Monthly Archives: December 2017

Book Review: The Elephant in the Brain

We don’t only constantly deceive others. In order to better deceive others, we also deceive ourselves. You’d pay to know what you really think. Robin Hanson has worked tirelessly to fill this unmet need. Together with Kevin Simler, he now brings … Continue reading

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The Story CFAR

In addition to to my donation to MIRI, I am giving $4000 to CFAR, the Center for Applied Rationality, as part of their annual fundraiser. I believe that CFAR does excellent and important work, and that this fundraiser comes at a … Continue reading

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I Vouch For MIRI

Another take with more links: AI: A Reason to Worry, A Reason to Donate I have made a $10,000 donation to the Machine Intelligence Research Institute (MIRI) as part of their winter fundraiser. This is the best organization I know of to … Continue reading

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Pascal’s Muggle Pays

Reply To (Eliezer Yudkowsky): Pascal’s Muggle Infinitesimal Priors and Strong Evidence Inspired to Finally Write This By (AlexMennen at Lesser Wrong): Against the Linear Utility Hypothesis and the Leverage Penalty. The problem of Pascal’s Muggle begins: Suppose a poorly-dressed street person asks … Continue reading

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Book Review: The Complacent Class

Epistemic Status: My read. The mind of another is always tricky. At a minimum, Tyler would not agree with many of my framing and word choices. The Book: The Complacent Class Slide Deck: The Complacent Class and the Philosophy of … Continue reading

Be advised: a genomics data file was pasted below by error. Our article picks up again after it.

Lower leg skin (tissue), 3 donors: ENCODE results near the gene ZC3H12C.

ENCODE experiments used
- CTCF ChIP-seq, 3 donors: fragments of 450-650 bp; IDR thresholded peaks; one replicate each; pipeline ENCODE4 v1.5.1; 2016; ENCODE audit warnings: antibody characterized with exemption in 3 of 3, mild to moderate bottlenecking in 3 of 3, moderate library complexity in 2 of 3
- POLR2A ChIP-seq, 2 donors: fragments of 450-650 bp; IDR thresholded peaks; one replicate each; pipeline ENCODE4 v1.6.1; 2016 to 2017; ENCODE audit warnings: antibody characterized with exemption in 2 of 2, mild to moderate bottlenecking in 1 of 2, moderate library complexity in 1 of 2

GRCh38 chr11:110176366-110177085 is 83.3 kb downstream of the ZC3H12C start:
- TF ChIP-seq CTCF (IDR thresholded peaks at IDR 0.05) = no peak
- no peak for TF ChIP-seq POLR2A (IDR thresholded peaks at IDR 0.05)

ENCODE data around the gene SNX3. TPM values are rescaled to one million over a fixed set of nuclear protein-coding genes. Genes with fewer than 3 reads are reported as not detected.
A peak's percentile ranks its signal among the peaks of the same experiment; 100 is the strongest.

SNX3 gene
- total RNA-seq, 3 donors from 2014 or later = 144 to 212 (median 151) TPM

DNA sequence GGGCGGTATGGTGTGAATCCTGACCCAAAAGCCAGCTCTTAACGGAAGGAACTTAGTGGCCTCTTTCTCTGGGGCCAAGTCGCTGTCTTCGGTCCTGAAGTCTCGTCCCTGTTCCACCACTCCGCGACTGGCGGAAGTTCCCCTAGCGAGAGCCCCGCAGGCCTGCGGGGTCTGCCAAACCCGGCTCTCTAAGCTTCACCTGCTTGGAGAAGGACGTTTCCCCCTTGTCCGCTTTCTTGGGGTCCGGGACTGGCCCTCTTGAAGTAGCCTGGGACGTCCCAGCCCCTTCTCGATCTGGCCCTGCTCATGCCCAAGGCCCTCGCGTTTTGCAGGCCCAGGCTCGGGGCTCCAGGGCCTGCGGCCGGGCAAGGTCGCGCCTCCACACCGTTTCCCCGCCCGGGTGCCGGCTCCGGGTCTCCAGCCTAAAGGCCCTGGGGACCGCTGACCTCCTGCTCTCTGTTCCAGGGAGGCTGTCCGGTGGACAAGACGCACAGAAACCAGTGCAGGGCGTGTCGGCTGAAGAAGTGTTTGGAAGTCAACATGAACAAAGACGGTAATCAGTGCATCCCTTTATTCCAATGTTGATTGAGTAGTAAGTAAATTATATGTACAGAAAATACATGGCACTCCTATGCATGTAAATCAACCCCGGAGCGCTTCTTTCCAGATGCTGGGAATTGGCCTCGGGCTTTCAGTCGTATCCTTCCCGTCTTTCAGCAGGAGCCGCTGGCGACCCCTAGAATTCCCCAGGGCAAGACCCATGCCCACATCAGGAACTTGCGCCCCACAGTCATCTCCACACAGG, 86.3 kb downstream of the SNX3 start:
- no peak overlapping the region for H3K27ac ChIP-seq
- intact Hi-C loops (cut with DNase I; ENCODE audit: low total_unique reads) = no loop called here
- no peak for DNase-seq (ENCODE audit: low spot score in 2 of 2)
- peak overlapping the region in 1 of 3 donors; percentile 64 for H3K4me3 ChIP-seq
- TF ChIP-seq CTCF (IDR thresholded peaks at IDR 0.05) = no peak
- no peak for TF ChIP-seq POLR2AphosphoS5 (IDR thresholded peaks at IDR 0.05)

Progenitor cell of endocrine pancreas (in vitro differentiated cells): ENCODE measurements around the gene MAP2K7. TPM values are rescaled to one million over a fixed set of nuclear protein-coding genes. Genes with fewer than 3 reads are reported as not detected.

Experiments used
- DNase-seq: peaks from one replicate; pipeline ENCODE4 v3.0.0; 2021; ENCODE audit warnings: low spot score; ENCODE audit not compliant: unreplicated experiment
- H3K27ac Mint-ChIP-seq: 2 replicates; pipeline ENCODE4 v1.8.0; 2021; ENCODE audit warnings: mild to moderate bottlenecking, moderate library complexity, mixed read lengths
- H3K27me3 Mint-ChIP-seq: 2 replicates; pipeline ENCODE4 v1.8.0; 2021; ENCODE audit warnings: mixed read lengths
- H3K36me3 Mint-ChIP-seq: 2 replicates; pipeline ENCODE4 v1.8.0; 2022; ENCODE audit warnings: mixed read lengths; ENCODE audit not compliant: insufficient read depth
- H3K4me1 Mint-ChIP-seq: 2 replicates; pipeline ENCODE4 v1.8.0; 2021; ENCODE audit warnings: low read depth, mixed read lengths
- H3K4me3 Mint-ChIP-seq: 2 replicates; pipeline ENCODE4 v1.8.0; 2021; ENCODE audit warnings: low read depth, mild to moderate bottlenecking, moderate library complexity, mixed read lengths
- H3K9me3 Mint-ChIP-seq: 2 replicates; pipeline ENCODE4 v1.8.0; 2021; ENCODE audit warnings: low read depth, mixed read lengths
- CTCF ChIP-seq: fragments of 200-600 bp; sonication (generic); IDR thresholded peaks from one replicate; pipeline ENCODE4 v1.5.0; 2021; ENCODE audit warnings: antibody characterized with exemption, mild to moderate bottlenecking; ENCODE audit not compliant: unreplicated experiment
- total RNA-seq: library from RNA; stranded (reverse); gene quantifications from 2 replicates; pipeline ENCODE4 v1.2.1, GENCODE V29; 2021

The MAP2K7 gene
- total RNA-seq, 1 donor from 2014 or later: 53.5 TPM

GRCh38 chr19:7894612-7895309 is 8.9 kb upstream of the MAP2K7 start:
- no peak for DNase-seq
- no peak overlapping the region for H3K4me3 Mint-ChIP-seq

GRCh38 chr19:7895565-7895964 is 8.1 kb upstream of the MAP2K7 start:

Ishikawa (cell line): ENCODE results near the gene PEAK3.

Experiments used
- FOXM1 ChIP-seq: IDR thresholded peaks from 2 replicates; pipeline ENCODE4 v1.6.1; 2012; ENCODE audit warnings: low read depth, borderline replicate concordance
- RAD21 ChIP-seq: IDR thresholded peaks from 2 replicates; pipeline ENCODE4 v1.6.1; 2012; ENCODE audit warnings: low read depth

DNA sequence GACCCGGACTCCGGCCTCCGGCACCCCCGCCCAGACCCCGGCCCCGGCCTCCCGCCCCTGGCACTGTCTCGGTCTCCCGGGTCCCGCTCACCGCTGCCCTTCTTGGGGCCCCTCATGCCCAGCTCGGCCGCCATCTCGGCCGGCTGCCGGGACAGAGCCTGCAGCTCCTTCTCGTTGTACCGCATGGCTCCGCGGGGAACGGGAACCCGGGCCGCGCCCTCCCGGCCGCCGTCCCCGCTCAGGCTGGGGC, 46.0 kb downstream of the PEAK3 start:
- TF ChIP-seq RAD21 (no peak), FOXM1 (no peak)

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Book Review: The Captured Economy

Epistemic Status: The choir On Tyler Cohen’s claim that it was an important book, I read The Captured Economy by Brink Lindsey and Steven Teles. Its thesis is that regressive regulation is strangling our economy and increasing inequality. They claim … Continue reading

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More Dakka

Epistemic Status: Hopefully enough Dakka Eliezer Yudkowsky’s book Inadequate Eqilibria is excellent. I recommend reading it, if you haven’t done so. Three recent reviews are Scott Aaronson’s, Robin Hanson’s (which inspired You Have the Right to Think and a great discussion in its … Continue reading

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